The King

Filmmaker David Michôd (“Animal Kingdom,” “The Rover”) and fellow Australian Justin Kurzel (“Macbeth,” “True History of the Kelly Gang) have more in common than hailing from the same country. Both are visionary filmmakers, not directors who can see the future of cinema necessarily, but artists who create an entire film around an initial or singular point of view. There’s a singular element from each of their films that represents the whole like a totem. In “The King,” it’s the understated color pallet of gray hues that fill the screen top to bottom. The stone grain texture mixed with the fashionable chain-mail and all the understated complexities in between reinforces the look he’s going for. If period pieces are not your thing, “The King” isn’t likely to change that perception. The visual allure of Oscar-nominee Timothee Chalamet’s (“Call Me By Your Name,” “Beautiful Boy”) presence on film sustains the picture even when the editing does not.

King Henry IV (Mendelsohn) has summoned his eldest son, the wayward Hal (Chalamet) from Wales to inform, he will not ascend to the throne. Hal has no ambitions to rule, yet refuses to watch England decline into further despair as his incompetent younger brother, Thomas of Lancaster (Chapman), continuing to wage his father’s pointless wars. Fate puts the crown on Hal’s head as  King Henry V of England, and his father’s death brings a brief calm to the land. An assassin sent by France interrupts the contemplative new young king’s restoration and although he resists the invitation to wage war, a second and third act forces him to act. Hal’s most trusted friend Sir John Falstaff (Edgerton) will aid in the long march to France where they will be outnumbered in men by the overconfident French.

The visual allure of Oscar nominee Timothee Chalamet’s presence on film sustains the picture even when the editing does not.

The majority of Michôd’s vision here rests on the shoulders of Chalamet, the only reason “The King” is receiving film festival status and the levity Netflix has given it. As one of the studio’s weaker award contenders, the fascination with all things Chalamet has kept it in the conversation for now. For much of the film, Chalamet’s Hal is sponge-like, soaking up what others have to say or do around him, choosing his words wisely. That juxtaposed with his rousing speech before the battle has quite an effect. That speech along with other scenes that begin leaning on emotion are cut short by the editing that seems determined to keep the viewer on the surface and the story trudging along to the next historical event.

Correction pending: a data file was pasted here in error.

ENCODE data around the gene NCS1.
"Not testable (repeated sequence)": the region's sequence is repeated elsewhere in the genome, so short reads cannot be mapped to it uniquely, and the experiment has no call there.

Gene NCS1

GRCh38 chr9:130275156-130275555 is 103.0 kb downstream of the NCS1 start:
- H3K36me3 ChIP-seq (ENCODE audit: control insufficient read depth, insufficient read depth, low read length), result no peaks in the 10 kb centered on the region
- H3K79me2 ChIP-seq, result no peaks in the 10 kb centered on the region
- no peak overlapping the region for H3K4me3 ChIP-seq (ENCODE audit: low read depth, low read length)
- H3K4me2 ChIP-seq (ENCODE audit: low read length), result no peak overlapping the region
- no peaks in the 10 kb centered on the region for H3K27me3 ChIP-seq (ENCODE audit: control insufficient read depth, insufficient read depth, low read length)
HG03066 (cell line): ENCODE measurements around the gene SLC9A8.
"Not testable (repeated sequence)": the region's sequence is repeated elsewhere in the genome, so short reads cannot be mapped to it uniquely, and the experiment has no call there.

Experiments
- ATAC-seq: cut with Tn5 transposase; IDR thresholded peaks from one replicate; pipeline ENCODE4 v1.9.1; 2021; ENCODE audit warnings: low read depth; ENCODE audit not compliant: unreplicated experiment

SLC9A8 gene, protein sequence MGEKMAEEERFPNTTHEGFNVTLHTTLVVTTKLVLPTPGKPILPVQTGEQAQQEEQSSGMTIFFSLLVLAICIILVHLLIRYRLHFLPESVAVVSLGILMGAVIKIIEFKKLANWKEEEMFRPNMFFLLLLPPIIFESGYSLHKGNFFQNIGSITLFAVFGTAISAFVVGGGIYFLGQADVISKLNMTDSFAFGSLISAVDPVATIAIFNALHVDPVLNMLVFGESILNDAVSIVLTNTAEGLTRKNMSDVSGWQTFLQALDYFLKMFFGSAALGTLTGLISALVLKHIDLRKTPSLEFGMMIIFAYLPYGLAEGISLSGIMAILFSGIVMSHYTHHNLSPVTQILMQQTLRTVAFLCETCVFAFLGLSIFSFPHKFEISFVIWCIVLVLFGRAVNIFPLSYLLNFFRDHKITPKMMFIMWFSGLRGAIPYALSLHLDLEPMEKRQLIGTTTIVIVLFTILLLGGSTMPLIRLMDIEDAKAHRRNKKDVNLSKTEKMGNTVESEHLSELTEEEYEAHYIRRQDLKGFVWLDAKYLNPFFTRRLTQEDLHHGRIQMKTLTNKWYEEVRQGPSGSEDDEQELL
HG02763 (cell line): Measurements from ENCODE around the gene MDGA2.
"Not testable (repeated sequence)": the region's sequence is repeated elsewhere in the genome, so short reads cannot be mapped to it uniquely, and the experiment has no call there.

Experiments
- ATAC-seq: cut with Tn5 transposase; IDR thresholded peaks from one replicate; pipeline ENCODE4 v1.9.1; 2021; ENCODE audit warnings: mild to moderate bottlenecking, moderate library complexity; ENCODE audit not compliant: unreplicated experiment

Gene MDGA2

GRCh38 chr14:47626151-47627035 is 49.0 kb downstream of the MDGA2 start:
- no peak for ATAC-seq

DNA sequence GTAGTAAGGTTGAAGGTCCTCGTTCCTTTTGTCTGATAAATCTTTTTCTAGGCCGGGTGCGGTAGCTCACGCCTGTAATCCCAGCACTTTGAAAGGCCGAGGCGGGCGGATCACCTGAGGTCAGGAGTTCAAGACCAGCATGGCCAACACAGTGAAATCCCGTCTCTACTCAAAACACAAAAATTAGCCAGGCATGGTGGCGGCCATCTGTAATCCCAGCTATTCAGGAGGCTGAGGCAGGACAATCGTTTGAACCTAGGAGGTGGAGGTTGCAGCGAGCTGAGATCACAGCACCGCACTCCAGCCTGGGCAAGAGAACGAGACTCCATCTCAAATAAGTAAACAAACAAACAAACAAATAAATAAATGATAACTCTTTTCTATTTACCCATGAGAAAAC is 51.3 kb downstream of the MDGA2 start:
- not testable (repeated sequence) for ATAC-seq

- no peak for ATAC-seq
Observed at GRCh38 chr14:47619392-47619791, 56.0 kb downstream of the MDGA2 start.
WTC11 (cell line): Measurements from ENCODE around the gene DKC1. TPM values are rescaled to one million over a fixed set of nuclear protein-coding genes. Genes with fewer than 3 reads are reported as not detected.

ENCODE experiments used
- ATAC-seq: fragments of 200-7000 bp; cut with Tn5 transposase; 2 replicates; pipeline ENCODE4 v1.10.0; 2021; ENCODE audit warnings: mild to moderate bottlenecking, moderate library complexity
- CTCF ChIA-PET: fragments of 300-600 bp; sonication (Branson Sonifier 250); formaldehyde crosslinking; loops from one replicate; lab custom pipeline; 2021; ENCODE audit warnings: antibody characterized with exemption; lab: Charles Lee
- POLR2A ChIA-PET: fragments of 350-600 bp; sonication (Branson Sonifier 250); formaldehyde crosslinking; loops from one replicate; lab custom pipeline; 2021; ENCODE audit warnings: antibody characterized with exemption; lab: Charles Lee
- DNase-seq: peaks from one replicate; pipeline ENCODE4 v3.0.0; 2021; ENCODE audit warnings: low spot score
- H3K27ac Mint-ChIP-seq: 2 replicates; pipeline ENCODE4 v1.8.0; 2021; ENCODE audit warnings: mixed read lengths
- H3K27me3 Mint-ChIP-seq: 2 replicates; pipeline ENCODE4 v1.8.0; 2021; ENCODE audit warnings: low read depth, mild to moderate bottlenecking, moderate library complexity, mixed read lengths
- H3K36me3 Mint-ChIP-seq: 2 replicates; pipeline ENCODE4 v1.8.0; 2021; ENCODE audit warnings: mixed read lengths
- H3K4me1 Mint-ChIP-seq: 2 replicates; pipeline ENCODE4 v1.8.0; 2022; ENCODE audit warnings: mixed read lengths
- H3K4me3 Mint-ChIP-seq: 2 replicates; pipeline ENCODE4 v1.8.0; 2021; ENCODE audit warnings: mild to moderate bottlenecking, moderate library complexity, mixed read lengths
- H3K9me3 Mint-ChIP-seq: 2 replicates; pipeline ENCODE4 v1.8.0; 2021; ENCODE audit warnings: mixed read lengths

Never has the early 15th Century looked so indirectly fashionable as the costumes mirror Restoration Hardware’s color pallet. Everything on screen cultivates the singular vision Michôd has for “The King.” As impressive as it looks, the artistry rarely translates into the viewer’s investment toward the plot nor does it provide much entertainment value. “The King” has much to say about nobility, children waging pointless wars on behalf of old men, and corruptibility. Chalamet’s performance exhibits sorrow through duty without some big, showy moment where he leaves his preferred life behind for duty. Edgerton’s Falstaff is one of the weaker elements and his performance an impersonation of Russell Crowe’s Robin Hood character. Pattinson’s brief appearance at the end of “The King’s” horseback road trip is a rare showy, but an ultimately ineffective moment. Depp’s equally brief role services the story far more than more of its more obvious moments. Twice Oscar-nominated musical composer Nicholas Britell (“Moonlight,” “If Beale Street Could Talk) delivers another meditative original score that reinforces Michôd’s understated cause.

Final Thought

Timothee Chalamet’s allure and range on full display in visionary director David Michôd’s introspective monarchy drama.


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